In my last article (Sticking the arson charge on a couple of patsies) I questioned why North Korea’s nuclear program was attracting such attention from the United States. North Korea is a very poor and backwards country whose bellicosity reflects the regime’s need for an external enemy like the United States to galvanize domestic support. Attacking America and its allies in the region is the last thing North Korea’s leaders would want to do as such an attack would guarantee an American response that would be sure to destroy their lives, their government and the lives of millions of innocent Korean civilians.
However, this month I was made aware of another possible reason for the attention being paid to North Korea and its nuclear program. What if the escalating tensions over Korea are just a smokescreen intended to legitimize an American military buildup in the region aimed at intimidating China?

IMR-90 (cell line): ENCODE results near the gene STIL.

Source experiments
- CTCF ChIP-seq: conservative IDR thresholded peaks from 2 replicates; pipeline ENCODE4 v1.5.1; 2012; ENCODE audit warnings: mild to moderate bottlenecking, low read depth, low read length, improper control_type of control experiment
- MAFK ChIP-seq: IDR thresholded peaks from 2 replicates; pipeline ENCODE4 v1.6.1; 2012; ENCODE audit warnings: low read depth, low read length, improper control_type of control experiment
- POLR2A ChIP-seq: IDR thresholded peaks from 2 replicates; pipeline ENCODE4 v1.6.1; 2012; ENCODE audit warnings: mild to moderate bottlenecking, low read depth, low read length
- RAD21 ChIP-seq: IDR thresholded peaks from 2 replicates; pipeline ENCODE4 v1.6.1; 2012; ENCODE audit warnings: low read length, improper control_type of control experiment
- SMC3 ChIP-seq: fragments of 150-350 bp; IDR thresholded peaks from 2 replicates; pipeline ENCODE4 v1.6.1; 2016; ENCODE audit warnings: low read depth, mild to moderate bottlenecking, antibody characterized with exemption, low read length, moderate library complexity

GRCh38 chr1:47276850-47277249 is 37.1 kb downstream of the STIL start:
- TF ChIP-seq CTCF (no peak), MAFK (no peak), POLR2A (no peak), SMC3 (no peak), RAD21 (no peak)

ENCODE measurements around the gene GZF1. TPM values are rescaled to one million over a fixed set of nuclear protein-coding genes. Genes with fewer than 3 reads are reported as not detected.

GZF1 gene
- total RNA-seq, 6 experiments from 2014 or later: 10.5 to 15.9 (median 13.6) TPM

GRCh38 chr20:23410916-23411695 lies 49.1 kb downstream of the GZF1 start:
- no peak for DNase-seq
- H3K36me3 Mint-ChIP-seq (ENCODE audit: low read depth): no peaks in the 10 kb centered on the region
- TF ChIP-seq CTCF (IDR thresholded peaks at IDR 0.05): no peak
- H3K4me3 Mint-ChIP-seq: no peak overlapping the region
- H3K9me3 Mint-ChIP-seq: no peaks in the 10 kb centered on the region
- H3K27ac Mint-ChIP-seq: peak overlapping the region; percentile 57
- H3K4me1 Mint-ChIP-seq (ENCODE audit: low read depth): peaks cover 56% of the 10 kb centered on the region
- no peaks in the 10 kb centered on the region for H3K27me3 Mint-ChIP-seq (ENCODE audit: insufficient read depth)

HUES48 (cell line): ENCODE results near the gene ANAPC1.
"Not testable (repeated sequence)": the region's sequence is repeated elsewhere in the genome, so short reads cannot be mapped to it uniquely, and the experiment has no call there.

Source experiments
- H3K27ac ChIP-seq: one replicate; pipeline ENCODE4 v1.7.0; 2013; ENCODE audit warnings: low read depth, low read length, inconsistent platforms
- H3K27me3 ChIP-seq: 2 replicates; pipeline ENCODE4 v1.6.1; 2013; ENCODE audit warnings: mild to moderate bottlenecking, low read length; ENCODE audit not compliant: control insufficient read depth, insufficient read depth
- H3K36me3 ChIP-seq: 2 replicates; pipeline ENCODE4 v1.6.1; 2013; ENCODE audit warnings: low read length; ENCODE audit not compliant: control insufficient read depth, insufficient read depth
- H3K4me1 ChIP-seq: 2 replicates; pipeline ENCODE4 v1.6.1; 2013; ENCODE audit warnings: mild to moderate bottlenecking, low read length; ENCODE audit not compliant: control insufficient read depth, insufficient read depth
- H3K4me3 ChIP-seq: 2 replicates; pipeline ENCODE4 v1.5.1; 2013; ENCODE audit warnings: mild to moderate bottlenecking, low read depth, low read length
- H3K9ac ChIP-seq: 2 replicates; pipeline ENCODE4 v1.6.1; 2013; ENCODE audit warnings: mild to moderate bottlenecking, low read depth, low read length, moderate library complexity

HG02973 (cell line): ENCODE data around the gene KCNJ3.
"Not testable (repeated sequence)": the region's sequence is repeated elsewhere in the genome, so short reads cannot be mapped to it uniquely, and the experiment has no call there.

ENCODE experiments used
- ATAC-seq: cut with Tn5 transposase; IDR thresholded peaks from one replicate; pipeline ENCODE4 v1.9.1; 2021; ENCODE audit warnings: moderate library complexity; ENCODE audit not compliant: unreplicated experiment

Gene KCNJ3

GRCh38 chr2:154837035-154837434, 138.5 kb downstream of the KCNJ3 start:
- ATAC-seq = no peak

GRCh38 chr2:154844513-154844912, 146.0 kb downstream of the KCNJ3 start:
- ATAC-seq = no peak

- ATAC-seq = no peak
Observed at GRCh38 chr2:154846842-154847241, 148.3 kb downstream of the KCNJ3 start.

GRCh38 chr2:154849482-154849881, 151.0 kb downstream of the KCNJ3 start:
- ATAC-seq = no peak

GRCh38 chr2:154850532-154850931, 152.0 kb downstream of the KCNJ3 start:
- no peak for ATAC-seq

In 2011, former U.S. President Barack Obama announced a change in U.S. foreign policy that was termed a ‘Pivot to Asia.’ The official thinking was that as China and the emerging countries of South-East Asia gained in economic importance, it made sense to devote more military and diplomatic attention to the region while reducing the attention paid to Europe and the Middle East.
Of course, observers also saw the pivot as a response to the rising economic, political and military power of a resurgent China. Just as the U.S. sought to contain the Soviet Union during the Cold War with a string of encircling alliances and economic agreements, so America today seeks to keep China in check through military alliances with East Asian countries like Japan, South Korea and Taiwan and trade agreements such as the Trans-Pacific Partnership (TPP).
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